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DOCX and DOC: What’s the difference?

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For the most part of its lifetime, the Microsoft Office Word had been represented by a single proprietary format in the form of DOC. But this changed way back in in 2007 when the Microsoft Office Suite, involving Word, went through a dramatic overhaul which affected the way we do writing with a computer. 

In the year 2007, the “DOCX” format was born. While it may appear no less different from “doc” as only differentiated by a single letter that is “X,” “DOC” and “DOCX” have major disparity which makes one starkly different from the other.

The added letter “X” was not just a mere concatenation to DOC in order to signify a newer version—or in another way of looking about it, an “extreme” version”—of the original format. It actually has a more substantial meaning. The “X” in DOCX, as it appears, meant to symbolize the so-called “Office Open XML” standards. By essence, the DOCX format is more efficient and creates smaller but less corruptible space than DOC.

Although not necessarily obsolete given that even recent iterations of Microsoft Word still uses the standard DOC format when giving an option to make a copy of a particular Word document, the only people who would actually consider opting for this kind of formatting are those who use a version of Word that is older than the 2007 edition. This is simply because any pre-2007 version of Word is incomprehensible of the DOCX file format.

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A Look into the History of the DOC Format

The DOC proprietary format is now over 3 decades’ old which parallels the birth of the first Word program for the MS-DOS. Since its inception until only 2006, Microsoft Word’s proprietary format had been relatively obscure to the industry, possibly as a means of Microsoft securing its line of business in the then-booming computer industry.

Prior to Microsoft’s revelation of the DOC’s specification which subsequently resulted to it getting reverse-engineered, there had been a few attempts to make the DOC format work with other applications apart from the use of the Microsoft Office Word. During the 90’s and early 2000’s, the efforts had resulted to some success, they did not necessarily completely mimic the Word’s full functionality, particularly with regards to taking advantage of the application’s exotic formatting options.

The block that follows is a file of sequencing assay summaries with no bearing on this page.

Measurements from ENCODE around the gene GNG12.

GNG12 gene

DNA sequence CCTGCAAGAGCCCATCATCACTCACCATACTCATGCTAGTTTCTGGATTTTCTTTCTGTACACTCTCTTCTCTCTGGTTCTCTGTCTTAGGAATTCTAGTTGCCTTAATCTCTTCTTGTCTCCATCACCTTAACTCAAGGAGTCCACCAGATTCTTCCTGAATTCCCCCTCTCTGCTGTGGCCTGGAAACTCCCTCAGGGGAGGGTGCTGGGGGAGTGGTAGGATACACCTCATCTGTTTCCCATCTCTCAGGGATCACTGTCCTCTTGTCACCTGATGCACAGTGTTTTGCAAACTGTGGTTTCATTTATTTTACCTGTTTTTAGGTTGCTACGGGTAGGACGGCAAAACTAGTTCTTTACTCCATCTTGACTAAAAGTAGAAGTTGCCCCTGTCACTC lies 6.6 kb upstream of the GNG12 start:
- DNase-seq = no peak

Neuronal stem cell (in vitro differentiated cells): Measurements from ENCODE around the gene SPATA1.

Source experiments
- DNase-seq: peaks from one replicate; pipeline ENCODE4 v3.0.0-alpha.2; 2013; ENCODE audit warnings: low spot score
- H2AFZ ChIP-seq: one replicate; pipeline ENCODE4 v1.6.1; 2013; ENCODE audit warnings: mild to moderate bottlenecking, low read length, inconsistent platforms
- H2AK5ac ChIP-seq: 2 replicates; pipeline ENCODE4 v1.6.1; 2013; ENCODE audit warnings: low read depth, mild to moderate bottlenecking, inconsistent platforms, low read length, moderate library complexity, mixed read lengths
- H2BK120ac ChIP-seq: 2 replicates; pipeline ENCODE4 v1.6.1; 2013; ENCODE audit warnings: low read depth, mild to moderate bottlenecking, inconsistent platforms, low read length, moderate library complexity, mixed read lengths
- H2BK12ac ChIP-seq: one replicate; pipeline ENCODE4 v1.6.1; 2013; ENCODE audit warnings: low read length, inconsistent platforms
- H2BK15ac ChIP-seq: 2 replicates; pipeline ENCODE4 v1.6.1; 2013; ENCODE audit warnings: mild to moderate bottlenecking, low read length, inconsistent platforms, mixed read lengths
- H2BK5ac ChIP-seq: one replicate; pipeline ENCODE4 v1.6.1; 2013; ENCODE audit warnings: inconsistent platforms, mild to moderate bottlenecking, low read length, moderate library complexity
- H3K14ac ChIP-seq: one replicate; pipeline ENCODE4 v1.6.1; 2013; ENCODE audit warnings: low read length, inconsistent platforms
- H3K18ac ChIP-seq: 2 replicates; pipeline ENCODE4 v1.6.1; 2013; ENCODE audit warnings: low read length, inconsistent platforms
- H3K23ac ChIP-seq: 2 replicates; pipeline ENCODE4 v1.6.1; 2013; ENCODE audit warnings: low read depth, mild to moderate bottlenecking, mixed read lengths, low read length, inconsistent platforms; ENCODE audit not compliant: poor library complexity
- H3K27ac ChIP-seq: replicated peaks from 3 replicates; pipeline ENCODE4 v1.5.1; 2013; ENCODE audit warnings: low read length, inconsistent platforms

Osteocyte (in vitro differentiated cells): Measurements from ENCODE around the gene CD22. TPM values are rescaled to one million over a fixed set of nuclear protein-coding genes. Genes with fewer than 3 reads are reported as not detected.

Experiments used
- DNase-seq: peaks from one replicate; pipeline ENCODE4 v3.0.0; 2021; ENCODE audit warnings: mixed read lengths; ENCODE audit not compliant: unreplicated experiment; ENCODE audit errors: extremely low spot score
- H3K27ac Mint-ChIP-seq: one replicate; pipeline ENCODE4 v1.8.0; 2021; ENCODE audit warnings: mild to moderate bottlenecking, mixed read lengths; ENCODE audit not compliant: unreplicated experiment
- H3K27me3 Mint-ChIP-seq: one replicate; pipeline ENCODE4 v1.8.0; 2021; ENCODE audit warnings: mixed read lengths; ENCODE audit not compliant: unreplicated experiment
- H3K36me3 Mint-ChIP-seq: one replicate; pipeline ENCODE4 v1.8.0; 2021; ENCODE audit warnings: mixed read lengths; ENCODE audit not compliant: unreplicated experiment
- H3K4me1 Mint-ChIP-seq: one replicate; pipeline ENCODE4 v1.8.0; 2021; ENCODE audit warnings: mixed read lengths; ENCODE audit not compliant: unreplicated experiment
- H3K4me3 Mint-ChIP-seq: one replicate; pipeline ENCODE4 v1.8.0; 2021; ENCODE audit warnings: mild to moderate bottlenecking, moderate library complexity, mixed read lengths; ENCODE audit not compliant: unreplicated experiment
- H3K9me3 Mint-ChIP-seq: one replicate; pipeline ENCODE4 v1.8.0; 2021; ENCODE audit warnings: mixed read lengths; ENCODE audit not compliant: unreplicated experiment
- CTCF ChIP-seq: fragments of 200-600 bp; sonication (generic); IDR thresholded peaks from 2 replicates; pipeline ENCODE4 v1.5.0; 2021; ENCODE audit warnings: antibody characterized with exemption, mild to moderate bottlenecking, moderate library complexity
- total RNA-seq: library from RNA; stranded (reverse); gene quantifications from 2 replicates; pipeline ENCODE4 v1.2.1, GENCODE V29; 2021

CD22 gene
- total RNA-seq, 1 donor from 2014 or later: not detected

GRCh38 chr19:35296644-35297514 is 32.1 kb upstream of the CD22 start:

At the time, the Microsoft Office and Word were the trendsetters in the office setting which only further solidified the company’s grasp in its own market, even beating existing competition like Corel’s WordPerfect.

Although Microsoft may seem mighty generous by choosing to disclose the DOC format specification many times since 2008, in reality, there are things about the disclosure that the company deliberately left undocumented which thus make any attempt at a total reverse-engineering of “doc” quite impossible.

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The Entry of the Open Office XML DOCX Format

The DOC format had been doing relatively fine in the document processing space for a long while. But with the rise of the free, open-source platforms like the OpenOffice, Microsoft was under threat in one of its money-making products. To level up their playing field, Microsoft decided to expand on the open standard which culminated to the “DOCX” file format as we know it.

This supposed upgrade did not only affected the Word program but also the rest of the Office Suites as made apparent with the adoption of the letter “X”—signifying the Extensible Markup Language or XML—to the pre-existing formats of all the programs; for example, PPTX from the original PPT and XLSX from the original XLS format.

As previously mentioned, the end result with the incorporation of XML with the Office Suite programs led to file outputs that do not only produce smaller file sizes, they are also more durable against getting corrupted, too. Furthermore, for programs in the suite which make use of images, compressed pictures appear significantly good-looking than when applied in the older format.

For the early adopters of the Microsoft Office Word, the 2007 version may appear to be a gimmick for the company to make a profit given the 2003’s solid reputation as a polished clerical tool in the office. But, while the drive for the development of Word 2007 may indeed be money-oriented, there is truly something revolutionary that took place with the 2007 version that inevitably paved its way to modern home or office areas.

So, which one is better between the DOC and DOCX word file format?

Hands down, the DOCX format is an altogether better format than the original DOC. Not only does it produce a more desirable output, but the expanded nature of the XML as incorporated with the office program offered more possibilities that we simply won’t see by looking back on the old format.

The only reason you should ever consider opening a DOC file is when you’re trying to open some decades’ old document that would otherwise pose an issue when opened with any of the recent iterations of the Microsoft Office Word software.

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